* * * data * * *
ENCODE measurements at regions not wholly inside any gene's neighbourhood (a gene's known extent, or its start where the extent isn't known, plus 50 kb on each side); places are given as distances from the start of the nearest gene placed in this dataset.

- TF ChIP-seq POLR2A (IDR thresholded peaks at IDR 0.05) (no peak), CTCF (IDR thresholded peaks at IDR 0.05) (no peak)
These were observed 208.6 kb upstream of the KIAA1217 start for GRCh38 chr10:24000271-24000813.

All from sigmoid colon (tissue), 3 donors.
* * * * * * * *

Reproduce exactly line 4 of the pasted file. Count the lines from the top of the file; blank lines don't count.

All from sigmoid colon (tissue), 3 donors.